we deliberately threw out all manner of UI convention and tried to start from scratch with a "zero mass" design... it was based on seeing our "moms" (really) struggling horribly with all manner of "standard" photo apps.

            just like the aeron chair was met with distaste at first, it grew on people after they began to really use it. you can get a feel for the software by looking at the 10-minute "walkabout" viewlet. But even better to try it out.

            if you give tidepool a spin, try to organize a few hundred images, create some stories, and share photos with friends, maybe you would have a different opinion from your first gut reaction.
            -- jon
            
            


            Jon Kern said the following on 11/3/2005 8:24 AM:
            "Nice find with that photo app Jon, oh man is that bad. It's almost too painful to compare it to something like Picassa 2. "

            btw: yes, it is a bit exploratory as far as the UI goes, i think. i bet it is going for a different audience and is purposely trying not to look like every other photo program on the planet (like Picasa). They wanted to make the ability to organize and tag photos through simple "who/what/where" info via drag-n-drop or simple type to get a list of tags or create tags. and to make it so your "Mom" can even share photos with friends.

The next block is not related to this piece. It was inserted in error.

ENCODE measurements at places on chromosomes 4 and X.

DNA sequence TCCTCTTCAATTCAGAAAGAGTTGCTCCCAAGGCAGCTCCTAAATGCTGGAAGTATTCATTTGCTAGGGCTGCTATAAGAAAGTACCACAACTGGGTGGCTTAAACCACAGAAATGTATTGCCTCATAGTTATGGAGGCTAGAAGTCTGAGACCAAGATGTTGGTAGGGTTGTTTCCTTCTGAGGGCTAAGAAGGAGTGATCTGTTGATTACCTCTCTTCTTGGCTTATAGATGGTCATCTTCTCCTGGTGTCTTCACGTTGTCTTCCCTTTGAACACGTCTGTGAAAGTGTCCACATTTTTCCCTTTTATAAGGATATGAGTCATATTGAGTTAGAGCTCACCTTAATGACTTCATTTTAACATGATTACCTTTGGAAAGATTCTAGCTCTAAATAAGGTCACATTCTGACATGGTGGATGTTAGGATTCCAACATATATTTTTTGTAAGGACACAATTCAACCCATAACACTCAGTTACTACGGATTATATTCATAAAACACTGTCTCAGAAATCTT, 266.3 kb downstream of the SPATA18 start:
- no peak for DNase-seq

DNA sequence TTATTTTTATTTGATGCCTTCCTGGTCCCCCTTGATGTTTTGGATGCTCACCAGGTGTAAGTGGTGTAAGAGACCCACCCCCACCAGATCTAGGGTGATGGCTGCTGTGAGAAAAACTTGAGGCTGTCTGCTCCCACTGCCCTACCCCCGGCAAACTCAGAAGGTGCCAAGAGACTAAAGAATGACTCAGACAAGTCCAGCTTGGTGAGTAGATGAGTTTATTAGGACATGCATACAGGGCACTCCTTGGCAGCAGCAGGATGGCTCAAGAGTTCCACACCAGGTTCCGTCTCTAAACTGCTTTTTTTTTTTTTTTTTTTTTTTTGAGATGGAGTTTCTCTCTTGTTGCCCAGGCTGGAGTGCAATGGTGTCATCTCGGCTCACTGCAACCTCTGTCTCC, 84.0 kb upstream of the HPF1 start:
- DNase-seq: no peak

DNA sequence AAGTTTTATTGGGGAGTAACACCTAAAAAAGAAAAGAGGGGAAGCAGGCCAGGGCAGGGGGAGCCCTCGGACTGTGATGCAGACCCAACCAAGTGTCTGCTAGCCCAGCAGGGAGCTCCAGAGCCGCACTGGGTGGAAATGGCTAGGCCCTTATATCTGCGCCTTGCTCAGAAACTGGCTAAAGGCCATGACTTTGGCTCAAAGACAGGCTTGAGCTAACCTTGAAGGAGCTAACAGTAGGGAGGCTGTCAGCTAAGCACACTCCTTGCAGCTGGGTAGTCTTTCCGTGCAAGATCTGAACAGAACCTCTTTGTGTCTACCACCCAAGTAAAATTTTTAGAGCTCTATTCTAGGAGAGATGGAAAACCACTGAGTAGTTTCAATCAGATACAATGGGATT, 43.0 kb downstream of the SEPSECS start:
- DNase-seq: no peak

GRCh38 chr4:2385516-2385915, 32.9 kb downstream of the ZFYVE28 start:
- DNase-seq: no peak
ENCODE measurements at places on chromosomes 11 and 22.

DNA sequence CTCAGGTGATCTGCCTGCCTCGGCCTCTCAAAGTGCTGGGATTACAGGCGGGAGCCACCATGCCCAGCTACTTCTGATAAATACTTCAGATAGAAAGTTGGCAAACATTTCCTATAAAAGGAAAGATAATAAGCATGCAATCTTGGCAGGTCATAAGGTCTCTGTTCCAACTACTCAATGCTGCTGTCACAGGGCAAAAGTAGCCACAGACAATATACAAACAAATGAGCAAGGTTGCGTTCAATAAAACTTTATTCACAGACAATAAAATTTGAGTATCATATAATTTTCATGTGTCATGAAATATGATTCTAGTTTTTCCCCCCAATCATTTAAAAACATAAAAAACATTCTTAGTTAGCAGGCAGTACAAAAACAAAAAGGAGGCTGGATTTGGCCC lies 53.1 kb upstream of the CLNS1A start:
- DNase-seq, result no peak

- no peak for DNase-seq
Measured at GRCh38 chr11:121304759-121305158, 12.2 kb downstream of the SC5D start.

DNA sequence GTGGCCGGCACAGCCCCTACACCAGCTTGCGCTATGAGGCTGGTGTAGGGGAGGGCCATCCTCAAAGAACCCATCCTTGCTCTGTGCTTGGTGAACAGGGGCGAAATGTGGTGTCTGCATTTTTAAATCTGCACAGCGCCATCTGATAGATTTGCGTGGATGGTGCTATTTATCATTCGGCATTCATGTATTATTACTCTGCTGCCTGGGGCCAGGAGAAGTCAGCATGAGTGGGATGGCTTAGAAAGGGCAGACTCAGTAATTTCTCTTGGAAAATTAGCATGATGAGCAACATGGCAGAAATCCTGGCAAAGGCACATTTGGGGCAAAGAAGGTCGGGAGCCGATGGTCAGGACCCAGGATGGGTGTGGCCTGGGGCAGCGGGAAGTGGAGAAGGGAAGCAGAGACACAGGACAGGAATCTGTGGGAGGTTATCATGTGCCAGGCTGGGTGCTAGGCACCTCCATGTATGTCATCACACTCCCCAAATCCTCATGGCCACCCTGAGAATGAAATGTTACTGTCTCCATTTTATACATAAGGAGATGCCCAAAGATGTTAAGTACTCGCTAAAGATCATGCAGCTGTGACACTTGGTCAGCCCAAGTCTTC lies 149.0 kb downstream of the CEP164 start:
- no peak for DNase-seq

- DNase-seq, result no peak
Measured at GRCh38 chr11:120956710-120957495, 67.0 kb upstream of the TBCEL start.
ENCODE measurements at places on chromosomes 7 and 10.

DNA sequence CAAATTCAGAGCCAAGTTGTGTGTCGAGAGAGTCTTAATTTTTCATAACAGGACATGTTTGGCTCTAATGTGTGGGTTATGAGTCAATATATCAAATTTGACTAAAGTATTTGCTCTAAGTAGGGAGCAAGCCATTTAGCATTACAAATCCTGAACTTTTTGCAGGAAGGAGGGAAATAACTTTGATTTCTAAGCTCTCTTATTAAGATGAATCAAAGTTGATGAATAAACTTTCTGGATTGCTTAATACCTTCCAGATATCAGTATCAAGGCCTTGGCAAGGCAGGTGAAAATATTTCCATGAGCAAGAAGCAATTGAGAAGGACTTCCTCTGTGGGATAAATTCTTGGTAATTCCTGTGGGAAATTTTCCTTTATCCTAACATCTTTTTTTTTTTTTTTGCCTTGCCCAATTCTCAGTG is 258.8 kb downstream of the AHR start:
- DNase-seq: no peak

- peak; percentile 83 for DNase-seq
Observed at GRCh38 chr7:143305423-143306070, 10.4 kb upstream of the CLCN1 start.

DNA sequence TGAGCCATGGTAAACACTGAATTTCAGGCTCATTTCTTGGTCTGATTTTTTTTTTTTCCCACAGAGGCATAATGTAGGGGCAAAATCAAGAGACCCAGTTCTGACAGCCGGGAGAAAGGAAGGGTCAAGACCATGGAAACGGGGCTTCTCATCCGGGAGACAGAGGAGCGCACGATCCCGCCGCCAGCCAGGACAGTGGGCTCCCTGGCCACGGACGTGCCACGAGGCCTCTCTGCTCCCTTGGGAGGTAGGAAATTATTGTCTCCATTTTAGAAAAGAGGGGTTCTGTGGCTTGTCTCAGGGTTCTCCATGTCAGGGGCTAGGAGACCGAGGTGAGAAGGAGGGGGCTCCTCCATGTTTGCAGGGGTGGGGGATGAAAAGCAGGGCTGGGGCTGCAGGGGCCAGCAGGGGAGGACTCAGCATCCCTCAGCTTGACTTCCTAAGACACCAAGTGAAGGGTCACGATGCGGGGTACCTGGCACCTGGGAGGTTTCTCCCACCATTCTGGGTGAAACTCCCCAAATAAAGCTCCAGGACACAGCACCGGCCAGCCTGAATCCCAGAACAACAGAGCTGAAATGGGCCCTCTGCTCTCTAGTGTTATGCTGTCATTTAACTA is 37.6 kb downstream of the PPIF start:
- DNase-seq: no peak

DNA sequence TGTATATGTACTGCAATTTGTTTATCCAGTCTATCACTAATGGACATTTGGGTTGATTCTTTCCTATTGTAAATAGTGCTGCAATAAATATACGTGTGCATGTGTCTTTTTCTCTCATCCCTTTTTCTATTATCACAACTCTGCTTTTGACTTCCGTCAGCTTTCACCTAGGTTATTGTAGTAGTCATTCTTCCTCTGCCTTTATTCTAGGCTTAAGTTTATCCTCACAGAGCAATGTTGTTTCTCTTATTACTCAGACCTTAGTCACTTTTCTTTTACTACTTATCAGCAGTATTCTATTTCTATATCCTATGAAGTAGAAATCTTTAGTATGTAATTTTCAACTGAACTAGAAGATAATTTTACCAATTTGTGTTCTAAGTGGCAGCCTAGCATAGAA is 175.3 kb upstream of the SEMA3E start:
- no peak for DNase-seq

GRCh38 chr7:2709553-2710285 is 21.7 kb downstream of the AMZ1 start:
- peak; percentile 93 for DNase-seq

it's actually easy to use and I don't mind not having a stupid "file" or "edit" or "help" menu. click one button to share one or more photos... click tags to sort: "Jonny" "Mountain" "Nepal" to narrow down to all pics of Jonny, then Jonny with Mountains, then Jonny + Mountains + in Nepal.

            And praise for Word? That squiggly is what IDEs have been doing for a while: catching errors as you make them.

            -- jon
            
              


            Jade Ohlhauser said the following on 11/2/2005 1:12 PM:
            Well said Larry.
             
            I agree having a single control that changes the UI or other sort of interface "expertise" modes is not a good idea. You're asking the user to make a decision without a lot of information on what the consequences and rewards are and what their own needs are. Also, it's a disruptive jump moving "up to the next level". It's not quite back to square one, but it's a real and/or perceived step backwards in the user's journey to application mastery. Finally, I think if there's something so bad about something that it needs to be removed from the UI for a so called "beginner" user, then it should probably be redesigned.
             
            Nice find with that photo app Jon, oh man is that bad. It's almost too painful to compare it to something like Picassa 2.
             
            And if I may slip in one more UI praise for Word that in my opinion makes up for a lot of bad, the red squiggly. I'm talking about underlining misspelled words right away instead of waiting for a spell check. Brilliant. Of course, they ended up taking the superficial element of the concept too far with the Smart Tags. Talk about missing the point.
             
            Jade Ohlhauser
            Product Manager
            RPM Software                                 
            www.rpmsoftware.com 403-265-6727 x704
             


            <cut>